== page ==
Issues with Plan Cache Reuse & Row Goal Optimization

Posted in: Microsoft SQL Server, Technical Track

 

I am presenting here on behalf of my colleague  Fabiano Amorim (he is busy resolving other exciting performance issues…  :-D ) .

Fabiano had an interesting case with one of our customers that is very common in SQL Server.

The case is about a performance issue caused by two optimizer decisions not working well together:

 

Problem Description

Let’s review the following query:

select top 1 col_date from tab1
where col1 = 10
and col2 = 1
and col3 = 1
order by col_date asc

 

Table tab1 have two indexes:

  1. ix1 (col1, col_date, col2) include(col3)
  2. ix2 (col1, col2, col3) include(col_date)

 

The Query optimizer (QO) has two query plan options:

  1. select -> top -> filter -> index seek (ix1) Read the ordered index ix1 by b-tree seeking by “col1 = 10”, apply the residual predicates (filter) “col2 = 1 and col3=1”, after reading just 1 row (TOP 1) the execution is finished since the index is ordered by  col1, col_date, the first col_date returned is already the TOP1 ASC according to the index order.
  2. select -> top N sort -> index seek (ix2) Read the covered index ix2 b-tree (notice it has all needed columns), seeking by “col1 = 10 and col2 = 1 and col3=1”, get the col_date in the index leaf level (included column), use “top N sort” algorithm to sort and keep only TOP 1 row, finish execution.

The problem, is that, if the QO chooses the first option, this will be good for high selectivity predicates.
For instance, let’s suppose that “col1 = 10” returns 5 rows; remember that index ix1 is ordered by col1, col_date, col2:

 

col1 | col2| col3 | col_date

10    | 4      | 4      | 2015-12-01

10    | 3      | 3      | 2015-12-02

10    | 1      | 1      | 2015-12-03

10    | 5      | 5      | 2015-12-04

10    | 2      | 2      | 2015-12-05

 

After seeking the index, SQL will need to apply the residual predicate (“col2 = 1 and col3=1”) until it finds the “row goal”: TOP iterator is asking for just one row, in this case the third row will match the predicate and SQL Server will return the first row that matches the residual predicate.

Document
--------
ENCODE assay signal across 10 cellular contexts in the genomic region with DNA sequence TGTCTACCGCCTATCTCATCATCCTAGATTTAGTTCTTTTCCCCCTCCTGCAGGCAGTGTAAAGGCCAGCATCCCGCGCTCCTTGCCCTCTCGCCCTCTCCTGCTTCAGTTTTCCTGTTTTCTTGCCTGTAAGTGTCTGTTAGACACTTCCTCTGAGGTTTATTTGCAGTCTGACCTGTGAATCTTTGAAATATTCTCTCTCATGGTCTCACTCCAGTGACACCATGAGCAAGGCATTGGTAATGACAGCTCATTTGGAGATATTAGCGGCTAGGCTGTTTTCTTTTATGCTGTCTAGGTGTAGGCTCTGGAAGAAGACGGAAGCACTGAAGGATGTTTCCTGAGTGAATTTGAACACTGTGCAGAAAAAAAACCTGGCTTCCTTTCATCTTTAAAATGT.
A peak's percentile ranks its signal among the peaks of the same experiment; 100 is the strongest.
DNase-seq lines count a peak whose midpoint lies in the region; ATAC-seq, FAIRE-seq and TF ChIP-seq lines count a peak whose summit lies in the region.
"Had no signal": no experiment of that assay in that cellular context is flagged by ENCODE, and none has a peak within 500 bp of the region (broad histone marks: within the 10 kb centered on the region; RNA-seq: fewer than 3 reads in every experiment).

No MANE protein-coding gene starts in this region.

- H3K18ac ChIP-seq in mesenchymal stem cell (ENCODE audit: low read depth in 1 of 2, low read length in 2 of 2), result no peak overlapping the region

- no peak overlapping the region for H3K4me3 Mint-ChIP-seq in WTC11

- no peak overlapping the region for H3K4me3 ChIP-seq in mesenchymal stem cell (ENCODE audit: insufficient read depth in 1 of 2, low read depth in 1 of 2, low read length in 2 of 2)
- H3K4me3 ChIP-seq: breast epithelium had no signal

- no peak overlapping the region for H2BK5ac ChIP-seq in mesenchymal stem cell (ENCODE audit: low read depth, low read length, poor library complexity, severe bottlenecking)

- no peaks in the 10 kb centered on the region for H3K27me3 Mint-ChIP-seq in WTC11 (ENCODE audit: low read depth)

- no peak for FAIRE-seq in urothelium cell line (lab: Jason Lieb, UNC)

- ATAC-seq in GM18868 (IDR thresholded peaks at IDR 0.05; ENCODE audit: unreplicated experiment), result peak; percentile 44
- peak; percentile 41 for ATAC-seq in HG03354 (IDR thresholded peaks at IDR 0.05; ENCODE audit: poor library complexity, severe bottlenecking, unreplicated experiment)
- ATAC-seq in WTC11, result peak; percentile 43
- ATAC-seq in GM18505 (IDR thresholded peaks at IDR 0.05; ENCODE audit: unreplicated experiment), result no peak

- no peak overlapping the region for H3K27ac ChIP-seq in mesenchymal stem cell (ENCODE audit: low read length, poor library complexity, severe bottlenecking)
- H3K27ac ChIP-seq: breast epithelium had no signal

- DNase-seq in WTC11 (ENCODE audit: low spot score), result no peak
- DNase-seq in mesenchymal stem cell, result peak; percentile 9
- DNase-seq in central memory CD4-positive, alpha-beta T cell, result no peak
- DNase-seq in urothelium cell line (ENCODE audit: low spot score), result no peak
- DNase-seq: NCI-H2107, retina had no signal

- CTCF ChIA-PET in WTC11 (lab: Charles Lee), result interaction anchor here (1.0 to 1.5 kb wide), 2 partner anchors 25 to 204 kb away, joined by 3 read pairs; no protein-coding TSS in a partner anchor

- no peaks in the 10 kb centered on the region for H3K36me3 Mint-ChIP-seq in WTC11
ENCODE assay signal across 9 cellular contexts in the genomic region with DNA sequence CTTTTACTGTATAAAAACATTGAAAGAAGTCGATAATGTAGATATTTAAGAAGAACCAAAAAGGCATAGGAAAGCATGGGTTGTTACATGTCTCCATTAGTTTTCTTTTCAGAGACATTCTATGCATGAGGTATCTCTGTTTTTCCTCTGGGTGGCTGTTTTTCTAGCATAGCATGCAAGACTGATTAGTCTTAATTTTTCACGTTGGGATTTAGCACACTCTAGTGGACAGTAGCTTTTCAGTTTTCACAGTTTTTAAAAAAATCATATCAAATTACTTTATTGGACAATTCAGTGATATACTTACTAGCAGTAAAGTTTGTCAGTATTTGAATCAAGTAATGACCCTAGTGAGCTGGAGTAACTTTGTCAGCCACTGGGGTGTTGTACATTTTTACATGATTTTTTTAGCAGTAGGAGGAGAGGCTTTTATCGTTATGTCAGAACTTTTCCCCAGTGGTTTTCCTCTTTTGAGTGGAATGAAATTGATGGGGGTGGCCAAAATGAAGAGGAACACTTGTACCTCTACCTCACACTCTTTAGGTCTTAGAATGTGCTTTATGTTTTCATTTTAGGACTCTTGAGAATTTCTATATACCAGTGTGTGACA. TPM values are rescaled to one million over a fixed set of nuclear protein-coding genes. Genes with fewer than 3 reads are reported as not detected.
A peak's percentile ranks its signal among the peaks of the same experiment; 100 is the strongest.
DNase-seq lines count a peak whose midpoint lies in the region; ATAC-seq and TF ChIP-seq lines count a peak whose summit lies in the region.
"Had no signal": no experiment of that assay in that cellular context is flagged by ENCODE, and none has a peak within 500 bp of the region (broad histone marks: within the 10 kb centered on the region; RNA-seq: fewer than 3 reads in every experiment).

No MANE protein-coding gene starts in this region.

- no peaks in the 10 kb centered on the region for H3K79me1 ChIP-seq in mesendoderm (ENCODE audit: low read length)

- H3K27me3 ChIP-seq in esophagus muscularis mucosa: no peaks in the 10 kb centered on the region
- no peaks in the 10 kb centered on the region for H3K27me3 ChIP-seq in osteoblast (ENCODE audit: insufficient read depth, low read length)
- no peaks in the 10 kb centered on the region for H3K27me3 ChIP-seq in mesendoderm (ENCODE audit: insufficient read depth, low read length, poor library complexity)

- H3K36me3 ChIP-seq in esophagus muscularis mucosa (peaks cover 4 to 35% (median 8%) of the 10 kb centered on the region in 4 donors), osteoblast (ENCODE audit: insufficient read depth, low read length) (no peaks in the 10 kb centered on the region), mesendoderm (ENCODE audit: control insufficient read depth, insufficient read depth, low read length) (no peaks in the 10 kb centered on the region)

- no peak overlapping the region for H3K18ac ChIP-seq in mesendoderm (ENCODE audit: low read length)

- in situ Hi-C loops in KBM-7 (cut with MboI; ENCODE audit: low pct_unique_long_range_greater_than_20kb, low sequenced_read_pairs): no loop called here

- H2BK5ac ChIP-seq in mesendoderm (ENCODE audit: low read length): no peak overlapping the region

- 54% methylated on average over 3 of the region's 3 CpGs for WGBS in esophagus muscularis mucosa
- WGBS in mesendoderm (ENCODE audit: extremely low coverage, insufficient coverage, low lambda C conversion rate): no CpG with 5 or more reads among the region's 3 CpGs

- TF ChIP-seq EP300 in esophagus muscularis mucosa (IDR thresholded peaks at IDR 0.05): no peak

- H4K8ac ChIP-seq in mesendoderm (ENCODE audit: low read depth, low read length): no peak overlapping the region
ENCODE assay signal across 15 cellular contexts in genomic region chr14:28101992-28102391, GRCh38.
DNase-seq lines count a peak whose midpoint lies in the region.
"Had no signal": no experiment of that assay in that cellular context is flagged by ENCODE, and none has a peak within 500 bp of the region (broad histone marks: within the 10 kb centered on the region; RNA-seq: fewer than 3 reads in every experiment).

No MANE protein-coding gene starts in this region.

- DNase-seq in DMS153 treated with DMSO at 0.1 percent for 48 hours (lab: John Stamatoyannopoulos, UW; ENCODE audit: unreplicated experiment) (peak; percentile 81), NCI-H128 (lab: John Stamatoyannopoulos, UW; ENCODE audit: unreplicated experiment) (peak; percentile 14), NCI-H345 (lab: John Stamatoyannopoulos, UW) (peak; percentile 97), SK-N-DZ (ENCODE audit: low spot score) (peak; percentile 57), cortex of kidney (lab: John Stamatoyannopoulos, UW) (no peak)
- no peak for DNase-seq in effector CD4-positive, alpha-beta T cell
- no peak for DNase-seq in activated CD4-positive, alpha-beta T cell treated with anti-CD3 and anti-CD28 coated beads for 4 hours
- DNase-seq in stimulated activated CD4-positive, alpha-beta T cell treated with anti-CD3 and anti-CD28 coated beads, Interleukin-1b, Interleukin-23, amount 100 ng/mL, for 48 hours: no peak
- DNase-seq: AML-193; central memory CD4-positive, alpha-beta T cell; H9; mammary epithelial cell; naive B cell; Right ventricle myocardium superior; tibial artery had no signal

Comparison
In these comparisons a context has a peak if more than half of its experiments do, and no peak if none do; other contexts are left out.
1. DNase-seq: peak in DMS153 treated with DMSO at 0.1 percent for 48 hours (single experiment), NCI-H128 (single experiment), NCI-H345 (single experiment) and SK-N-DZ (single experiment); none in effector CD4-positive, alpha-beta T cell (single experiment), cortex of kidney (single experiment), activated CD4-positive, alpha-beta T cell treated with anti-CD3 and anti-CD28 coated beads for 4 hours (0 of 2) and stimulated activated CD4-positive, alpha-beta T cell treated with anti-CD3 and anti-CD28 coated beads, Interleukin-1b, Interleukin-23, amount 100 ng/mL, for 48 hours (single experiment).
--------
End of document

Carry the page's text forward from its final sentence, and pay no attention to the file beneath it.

So, in this case it has to read only 3 rows. So far so good…

Now, let’s supposed SQL created that plan, and now it’s going to reuse it for a new value on col1 filter:

 

select top 1 col_date from tab1
where col1 = 99
and col2 = 1
and col3 = 1
order by col_date asc

 

What if after the seek (“col1 = 99”) 2 million of rows are returned? Now this plan is not so good, since it will need to apply the predicate on many rows before it finds a match:

 

col1 | col2| col3 | col_date

99    | 2      | 2      | 2015-12-01

99    | 2      | 2      | 2015-12-02

…after a couple of million rows…

99    | 1      | 1      | 2015-12-03

99    | 2      | 2      | 2015-12-04

99    | 2      | 2      | 2015-12-05

 

In this case, using the second option is better. Just go and seek the b-tree for all values (col1 = 99 and col2 = 1 and col3 = 1), this will return 1 row… TOP n SORT will do almost nothing and execution will finish quickly.

Here is the problem: most of the times, SQL knows whether to use option 1 or option 2 based on the parameters values. But if it is reusing the plan from cache, the optimization path may already be set improperly resulting in the known issue called “parameter sniffing” (plan reuse that is wrong for the specific set of rows)… That means that the row goal optimization should not be used if there is a covered indx.

Unfortunately by default, QO “thinks” this is cheaper than “seek+top n sort”… Of course it all depends on the distribution of data…So in a nutshell,  QO chooses rowgoal optimization where this should not be used therefore we should pay extra attention to those kind of plans…

 

Possible Solutions

There are many alternatives to fix it.

Some examples:

  1. Force the index (index=ix2)
  2. Option(recompile)
  3. drop the index ix1, define ix2 as a unique (tells QO that only 1 row will be returned)

Each one of the above has advantages and disadvantages.

We also need to ensure that statistics are up to date!

 

Additional Resources

 

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About the Author

Microsoft Data Olatform Architect
Michelle has 30 years in IT, and has been working with SQL Server for the past 20 years. She has designed methodologies that consist of documentation, utilities, and scripts to automate architecture, design, and performance tuning initiatives for her clients. Michelle is able to see the wider vision of her clients’ business. She is passionate about solving problems quickly and providing value to her clients. She speaks English, Hebrew, Spanish, and a bit of French.

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